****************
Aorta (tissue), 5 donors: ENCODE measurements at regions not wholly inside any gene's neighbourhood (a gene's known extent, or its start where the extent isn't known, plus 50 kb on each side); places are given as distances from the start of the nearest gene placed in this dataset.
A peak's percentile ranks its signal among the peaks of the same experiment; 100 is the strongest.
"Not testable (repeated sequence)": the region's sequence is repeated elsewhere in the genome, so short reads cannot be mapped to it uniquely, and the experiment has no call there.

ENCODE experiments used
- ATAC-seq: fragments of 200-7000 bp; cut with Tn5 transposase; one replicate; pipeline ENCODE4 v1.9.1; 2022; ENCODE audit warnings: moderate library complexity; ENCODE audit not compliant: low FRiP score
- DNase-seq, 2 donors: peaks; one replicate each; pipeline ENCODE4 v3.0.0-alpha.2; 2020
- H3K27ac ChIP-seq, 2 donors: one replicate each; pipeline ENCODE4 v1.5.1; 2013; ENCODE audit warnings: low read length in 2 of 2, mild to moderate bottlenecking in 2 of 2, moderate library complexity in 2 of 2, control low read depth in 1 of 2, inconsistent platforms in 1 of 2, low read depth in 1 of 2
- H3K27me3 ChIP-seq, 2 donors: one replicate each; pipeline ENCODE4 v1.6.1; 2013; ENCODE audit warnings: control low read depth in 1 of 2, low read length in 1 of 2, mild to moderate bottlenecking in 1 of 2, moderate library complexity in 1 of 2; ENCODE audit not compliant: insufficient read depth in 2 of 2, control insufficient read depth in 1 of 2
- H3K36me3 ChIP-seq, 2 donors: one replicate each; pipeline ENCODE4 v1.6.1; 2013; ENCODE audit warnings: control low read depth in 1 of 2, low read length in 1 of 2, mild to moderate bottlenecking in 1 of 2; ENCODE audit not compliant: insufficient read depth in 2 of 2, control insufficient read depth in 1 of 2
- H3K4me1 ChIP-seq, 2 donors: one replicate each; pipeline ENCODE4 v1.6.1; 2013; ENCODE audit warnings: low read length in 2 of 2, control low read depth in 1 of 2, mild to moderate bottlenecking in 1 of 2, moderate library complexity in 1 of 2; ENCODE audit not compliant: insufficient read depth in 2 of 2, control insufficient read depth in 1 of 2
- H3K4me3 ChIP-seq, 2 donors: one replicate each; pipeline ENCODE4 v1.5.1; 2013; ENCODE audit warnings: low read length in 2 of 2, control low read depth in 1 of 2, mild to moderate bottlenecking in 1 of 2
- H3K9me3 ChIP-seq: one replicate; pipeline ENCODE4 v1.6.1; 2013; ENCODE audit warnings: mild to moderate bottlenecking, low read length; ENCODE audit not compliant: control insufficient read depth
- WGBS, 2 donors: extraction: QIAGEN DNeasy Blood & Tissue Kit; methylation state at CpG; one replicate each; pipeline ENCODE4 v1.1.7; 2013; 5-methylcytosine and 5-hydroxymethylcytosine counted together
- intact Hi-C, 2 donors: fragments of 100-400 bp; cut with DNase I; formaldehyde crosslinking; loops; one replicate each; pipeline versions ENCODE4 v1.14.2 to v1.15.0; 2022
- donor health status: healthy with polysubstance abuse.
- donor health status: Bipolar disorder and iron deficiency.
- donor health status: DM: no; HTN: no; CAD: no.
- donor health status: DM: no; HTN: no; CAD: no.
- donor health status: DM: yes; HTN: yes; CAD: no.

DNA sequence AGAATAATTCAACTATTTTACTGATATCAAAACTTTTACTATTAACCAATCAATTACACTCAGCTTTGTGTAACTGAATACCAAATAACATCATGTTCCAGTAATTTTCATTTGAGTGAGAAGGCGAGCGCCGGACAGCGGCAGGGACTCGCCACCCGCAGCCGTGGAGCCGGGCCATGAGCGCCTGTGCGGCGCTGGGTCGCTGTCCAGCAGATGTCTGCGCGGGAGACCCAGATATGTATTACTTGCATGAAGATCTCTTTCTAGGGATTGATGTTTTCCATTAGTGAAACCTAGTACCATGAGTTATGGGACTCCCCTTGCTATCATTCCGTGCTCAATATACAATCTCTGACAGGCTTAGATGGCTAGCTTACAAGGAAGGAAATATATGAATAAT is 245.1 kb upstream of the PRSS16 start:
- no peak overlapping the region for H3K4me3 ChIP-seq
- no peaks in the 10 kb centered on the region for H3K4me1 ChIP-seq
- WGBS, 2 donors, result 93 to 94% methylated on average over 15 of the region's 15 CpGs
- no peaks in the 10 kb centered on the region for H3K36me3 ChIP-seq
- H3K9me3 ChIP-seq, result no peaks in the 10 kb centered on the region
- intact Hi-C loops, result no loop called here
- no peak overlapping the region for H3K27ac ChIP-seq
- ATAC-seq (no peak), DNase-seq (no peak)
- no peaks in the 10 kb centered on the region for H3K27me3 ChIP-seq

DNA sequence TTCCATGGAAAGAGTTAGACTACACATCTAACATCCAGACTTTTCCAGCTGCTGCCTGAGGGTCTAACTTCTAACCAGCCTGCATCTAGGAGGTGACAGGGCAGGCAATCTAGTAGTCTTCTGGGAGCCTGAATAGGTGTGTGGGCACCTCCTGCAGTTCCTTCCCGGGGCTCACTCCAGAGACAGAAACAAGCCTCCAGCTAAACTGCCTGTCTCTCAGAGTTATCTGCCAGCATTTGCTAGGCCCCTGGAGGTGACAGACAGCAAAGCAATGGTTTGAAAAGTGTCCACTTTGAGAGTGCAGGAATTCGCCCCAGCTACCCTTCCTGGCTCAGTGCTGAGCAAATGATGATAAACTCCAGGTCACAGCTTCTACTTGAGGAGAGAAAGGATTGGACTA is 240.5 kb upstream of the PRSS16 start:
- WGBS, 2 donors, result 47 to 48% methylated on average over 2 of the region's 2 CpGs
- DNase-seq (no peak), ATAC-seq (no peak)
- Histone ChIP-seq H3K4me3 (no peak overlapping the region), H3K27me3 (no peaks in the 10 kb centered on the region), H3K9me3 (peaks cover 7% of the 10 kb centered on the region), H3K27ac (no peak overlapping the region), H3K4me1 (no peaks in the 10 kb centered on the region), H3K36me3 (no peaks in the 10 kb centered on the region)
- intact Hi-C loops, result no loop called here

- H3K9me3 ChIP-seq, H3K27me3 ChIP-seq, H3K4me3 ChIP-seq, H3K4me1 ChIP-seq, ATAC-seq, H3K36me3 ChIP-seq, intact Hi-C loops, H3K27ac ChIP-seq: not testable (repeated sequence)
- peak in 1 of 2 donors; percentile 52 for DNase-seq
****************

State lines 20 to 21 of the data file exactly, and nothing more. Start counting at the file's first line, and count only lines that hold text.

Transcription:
DNA sequence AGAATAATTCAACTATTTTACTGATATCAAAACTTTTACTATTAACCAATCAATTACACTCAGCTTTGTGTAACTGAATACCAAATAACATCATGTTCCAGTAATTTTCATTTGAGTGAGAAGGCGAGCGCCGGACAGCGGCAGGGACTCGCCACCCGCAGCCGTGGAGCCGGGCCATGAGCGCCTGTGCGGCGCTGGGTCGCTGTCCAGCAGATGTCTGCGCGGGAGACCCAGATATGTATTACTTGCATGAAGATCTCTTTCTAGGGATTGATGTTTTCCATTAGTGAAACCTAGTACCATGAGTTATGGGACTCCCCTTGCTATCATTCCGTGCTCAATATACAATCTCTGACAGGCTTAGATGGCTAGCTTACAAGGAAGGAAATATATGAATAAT is 245.1 kb upstream of the PRSS16 start:
- no peak overlapping the region for H3K4me3 ChIP-seq